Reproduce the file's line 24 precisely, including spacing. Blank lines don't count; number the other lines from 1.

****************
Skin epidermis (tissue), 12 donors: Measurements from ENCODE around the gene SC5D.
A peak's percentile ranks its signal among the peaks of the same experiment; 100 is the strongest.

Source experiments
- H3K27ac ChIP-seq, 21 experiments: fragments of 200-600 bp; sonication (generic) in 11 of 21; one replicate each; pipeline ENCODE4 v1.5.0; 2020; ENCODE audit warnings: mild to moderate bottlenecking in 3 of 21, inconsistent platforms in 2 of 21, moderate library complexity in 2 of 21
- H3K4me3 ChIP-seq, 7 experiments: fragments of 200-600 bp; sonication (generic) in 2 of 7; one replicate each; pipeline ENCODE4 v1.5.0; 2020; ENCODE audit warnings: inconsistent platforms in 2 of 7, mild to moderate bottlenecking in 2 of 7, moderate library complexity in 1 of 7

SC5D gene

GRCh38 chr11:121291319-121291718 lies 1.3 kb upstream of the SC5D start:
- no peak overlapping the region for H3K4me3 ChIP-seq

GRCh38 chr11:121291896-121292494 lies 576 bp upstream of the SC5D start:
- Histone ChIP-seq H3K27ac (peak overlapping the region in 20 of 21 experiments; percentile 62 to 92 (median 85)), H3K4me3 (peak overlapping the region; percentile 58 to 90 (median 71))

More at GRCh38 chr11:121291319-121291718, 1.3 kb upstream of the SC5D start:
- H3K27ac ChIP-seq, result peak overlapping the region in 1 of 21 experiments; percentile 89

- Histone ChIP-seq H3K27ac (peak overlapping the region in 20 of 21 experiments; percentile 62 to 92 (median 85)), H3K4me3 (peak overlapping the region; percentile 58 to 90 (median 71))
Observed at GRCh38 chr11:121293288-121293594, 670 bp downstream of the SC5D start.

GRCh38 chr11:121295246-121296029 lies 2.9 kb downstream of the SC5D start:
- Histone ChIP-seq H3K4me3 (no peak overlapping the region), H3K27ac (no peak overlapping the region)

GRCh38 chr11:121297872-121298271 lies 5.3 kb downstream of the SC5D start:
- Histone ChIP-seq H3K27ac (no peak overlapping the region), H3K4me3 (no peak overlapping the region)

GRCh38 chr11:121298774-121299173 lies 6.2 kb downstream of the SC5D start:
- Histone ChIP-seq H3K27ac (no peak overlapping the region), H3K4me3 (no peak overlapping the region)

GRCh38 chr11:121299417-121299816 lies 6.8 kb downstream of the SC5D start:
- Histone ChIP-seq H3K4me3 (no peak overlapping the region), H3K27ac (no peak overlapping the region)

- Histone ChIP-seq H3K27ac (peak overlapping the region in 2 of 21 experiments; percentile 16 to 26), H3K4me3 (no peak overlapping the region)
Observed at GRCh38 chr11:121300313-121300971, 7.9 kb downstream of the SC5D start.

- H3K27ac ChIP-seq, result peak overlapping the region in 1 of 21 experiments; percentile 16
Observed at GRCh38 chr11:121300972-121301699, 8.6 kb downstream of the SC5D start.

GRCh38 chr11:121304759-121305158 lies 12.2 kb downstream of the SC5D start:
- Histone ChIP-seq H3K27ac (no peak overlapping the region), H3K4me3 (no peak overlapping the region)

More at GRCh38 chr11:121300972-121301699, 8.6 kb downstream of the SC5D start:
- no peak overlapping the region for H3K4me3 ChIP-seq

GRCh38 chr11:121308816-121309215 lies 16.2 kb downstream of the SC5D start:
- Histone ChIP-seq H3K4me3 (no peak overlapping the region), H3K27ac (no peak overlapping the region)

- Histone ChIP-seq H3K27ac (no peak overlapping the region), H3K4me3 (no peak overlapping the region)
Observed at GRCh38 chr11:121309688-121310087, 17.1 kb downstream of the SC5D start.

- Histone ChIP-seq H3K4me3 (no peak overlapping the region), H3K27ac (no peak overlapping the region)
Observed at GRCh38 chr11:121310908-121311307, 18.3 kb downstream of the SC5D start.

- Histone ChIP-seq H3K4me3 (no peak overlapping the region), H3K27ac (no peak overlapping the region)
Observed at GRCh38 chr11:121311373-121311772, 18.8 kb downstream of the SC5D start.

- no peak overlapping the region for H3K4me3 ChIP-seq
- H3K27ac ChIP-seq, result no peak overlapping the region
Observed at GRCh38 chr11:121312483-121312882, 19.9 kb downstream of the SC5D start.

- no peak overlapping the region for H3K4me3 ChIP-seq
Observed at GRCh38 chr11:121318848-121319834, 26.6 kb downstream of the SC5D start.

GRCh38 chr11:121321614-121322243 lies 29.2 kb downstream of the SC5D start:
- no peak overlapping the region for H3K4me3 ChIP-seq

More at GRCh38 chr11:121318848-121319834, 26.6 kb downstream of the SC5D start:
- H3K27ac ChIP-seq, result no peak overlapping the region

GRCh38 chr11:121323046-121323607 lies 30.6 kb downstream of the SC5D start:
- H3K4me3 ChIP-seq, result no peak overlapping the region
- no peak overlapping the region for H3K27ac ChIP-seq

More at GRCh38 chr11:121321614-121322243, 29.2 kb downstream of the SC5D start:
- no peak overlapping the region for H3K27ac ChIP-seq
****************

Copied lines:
Observed at GRCh38 chr11:121300313-121300971, 7.9 kb downstream of the SC5D start.